• Not understanding cybersecurity and not identifying the problems so security leaders properly architect the AI.
  • Choosing and defining the wrong model to use and not maintaining accurate data within the AI.
  • Lack of training for the humans who will ultimately be using the AI.

If security leaders don’t fully comprehend what they’re doing, it’s possible the cybersecurity AI will generate too many false positives to be useful. It could automatically block workers from completing their assigned tasks, effectively shutting down business workflows, and it can keep the cybersecurity staff busy reactively fixing bugs instead of predictively addressing potential security concerns.

5 key components of a successful AI/ML implementation

Before implementing AI into a business, security leaders need to create a framework. AI is a major investment that needs to have a solid blueprint to follow while tracking and measuring success. There are five key components of a successful AI/ML implementation.

1. Planning a comprehensive strategy

Before doing anything, identify the business problem being solved. AI applications are based on specific use cases and need context to be truly effective, so you’ll need to understand the problem well enough to find and validate the right datasets and models with the right capabilities for your needs.

2. Define the model used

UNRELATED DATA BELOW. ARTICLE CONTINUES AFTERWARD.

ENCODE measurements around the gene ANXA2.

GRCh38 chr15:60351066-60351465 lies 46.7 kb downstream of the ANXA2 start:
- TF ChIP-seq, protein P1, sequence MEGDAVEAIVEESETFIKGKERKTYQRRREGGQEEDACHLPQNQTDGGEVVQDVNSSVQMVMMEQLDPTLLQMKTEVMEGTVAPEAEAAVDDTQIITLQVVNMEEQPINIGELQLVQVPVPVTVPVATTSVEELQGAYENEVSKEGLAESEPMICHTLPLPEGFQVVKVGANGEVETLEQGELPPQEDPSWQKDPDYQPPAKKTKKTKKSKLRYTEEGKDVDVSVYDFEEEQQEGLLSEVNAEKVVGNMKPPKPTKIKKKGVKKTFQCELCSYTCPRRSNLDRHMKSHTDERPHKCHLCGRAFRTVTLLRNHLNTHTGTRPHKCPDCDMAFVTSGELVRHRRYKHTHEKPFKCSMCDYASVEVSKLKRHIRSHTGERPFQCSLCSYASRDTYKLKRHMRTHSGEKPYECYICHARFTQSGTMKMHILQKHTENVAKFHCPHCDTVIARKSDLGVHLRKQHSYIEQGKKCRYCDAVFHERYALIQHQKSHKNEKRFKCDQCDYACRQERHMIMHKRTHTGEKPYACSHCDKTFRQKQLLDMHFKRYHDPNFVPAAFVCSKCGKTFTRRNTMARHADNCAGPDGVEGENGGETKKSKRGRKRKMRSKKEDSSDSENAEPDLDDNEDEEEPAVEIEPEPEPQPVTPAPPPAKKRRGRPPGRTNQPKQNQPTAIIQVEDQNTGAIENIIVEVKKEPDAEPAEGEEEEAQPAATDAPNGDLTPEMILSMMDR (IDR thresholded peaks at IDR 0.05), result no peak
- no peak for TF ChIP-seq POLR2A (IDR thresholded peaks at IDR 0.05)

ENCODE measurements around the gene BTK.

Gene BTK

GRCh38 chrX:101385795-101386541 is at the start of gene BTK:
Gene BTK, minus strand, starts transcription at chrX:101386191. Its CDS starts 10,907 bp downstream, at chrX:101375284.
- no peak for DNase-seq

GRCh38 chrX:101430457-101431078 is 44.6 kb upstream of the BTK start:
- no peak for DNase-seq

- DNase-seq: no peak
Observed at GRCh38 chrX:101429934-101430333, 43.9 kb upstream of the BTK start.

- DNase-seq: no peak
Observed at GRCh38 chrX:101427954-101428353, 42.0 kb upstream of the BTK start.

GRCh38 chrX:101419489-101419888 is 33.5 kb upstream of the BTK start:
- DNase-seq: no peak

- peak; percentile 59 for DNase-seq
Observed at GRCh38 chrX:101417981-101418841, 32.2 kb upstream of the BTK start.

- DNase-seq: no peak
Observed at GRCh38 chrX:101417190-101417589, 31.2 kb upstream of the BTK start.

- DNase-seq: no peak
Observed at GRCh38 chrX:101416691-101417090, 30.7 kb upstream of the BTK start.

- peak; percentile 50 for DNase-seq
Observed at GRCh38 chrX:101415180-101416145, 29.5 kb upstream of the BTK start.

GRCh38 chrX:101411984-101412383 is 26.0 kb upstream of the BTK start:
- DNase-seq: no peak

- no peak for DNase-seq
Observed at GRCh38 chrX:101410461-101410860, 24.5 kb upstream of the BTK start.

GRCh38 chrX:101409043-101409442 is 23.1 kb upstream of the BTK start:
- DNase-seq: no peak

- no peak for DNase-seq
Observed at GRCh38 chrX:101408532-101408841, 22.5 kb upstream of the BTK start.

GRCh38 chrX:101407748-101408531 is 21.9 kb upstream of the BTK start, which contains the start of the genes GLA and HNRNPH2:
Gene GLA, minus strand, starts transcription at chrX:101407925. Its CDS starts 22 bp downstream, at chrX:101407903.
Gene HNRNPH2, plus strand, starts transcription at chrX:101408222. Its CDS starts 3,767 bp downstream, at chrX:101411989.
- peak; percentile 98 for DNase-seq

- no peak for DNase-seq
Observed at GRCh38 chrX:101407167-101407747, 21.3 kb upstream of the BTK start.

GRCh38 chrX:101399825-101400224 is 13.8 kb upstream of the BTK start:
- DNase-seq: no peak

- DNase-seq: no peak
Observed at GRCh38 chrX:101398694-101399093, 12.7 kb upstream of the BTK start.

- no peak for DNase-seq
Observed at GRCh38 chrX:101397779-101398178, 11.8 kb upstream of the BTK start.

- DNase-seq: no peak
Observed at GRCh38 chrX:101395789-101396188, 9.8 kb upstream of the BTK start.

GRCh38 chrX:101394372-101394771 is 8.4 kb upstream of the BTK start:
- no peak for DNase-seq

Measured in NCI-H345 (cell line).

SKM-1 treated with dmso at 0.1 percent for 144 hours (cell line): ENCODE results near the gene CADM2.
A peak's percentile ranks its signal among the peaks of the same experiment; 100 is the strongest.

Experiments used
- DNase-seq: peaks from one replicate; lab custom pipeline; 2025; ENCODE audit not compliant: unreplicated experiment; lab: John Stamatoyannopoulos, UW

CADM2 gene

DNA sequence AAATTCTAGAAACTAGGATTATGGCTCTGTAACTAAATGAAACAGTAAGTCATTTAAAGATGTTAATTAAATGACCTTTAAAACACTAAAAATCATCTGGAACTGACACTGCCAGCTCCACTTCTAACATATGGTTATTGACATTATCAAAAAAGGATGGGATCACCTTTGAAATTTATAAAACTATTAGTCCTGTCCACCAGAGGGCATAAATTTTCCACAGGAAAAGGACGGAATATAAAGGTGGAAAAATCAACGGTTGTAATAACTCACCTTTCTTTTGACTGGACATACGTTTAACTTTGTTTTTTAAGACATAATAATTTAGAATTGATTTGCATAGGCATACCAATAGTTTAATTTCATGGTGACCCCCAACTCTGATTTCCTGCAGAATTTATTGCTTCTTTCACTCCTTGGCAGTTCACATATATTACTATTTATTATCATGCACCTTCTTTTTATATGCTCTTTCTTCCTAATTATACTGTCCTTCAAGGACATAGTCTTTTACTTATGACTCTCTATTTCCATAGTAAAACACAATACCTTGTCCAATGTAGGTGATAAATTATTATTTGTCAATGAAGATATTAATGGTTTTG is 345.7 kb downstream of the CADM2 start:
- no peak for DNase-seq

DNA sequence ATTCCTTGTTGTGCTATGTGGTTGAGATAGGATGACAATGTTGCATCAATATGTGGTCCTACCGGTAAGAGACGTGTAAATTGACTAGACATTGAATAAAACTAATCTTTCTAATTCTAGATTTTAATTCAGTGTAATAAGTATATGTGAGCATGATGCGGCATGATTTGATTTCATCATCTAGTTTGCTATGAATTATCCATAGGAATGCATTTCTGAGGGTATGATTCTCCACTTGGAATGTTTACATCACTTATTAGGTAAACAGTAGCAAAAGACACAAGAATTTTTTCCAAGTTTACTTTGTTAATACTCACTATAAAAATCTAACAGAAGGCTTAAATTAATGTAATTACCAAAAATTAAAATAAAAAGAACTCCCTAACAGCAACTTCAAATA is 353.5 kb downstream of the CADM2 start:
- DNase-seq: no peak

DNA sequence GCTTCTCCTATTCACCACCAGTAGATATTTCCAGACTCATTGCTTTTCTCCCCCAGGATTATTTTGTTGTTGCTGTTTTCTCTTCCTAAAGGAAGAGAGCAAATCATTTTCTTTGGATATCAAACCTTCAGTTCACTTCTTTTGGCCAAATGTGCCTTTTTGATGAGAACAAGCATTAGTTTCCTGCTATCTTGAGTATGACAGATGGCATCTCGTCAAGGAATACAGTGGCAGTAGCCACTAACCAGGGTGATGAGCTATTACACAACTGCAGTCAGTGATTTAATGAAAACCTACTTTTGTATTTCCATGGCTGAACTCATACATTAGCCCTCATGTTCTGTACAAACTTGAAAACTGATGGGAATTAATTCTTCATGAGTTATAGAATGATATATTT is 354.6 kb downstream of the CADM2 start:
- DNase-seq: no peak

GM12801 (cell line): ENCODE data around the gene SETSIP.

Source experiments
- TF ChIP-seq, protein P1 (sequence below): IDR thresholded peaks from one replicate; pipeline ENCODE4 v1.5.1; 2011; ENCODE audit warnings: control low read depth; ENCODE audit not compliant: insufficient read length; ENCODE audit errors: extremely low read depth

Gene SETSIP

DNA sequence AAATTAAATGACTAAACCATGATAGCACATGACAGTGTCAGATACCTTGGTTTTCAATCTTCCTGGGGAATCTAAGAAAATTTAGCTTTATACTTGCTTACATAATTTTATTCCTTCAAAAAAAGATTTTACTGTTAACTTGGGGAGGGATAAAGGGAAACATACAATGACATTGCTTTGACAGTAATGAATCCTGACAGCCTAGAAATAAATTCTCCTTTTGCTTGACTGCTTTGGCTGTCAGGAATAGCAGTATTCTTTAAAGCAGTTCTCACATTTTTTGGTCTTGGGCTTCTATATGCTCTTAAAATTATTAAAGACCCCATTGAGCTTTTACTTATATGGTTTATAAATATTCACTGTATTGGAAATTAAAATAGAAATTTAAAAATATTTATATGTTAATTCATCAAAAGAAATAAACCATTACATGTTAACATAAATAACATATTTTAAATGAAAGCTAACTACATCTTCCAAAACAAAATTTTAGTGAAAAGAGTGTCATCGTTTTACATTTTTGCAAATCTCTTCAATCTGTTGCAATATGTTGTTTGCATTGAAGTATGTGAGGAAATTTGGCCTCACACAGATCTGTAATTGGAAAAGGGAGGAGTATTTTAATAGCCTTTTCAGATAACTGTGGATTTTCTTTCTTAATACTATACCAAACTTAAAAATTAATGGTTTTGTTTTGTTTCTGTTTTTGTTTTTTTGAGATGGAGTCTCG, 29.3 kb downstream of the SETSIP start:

Once the problem is understood, it’s important to choose the right model to get the needed results. The AI marketplace is crowded in every sector — including cybersecurity — and security leaders need to start with the right model. Continuously train (and retrain) it to reduce the noise and get the best results from it. Recruit an expert partner if needed.

3. Train and test rigorously

As mentioned, AI models need to be both trained and tested repeatedly with human oversight to be truly effective. After implementing the dataset, security leaders will need to check for accuracy regularly. These datasets dictate how effective the model is, so it’s important to spend as much time as needed to get this stage right before deployment.

4. Deployment transition

Once the AI is ready, it’s time for a phased deployment. Change isn’t easy to handle (for AI or humans), and security leaders need to provide training materials and job aides, along with guidance throughout the organization to be successful. Each phase should have a roadmap and reinforced learning for both the humans and robots.

5. Continuous learning

Once everything is running, it takes work to keep it going. The AI becomes a tool like any other that requires full, ongoing support to address any changes along the way. The only constant in business is change, and security leaders can safeguard their investment through continuous learning and support.

Real-life cybersecurity AI may not have all the fancy special effects seen in movies. However, it can be just as powerful as those robot armies, especially when organizations take the time to understand the problem they’re addressing and build the AI to suit. When done correctly, security leaders can rest easy knowing they equipped their cybersecurity team with the next generation of power tools.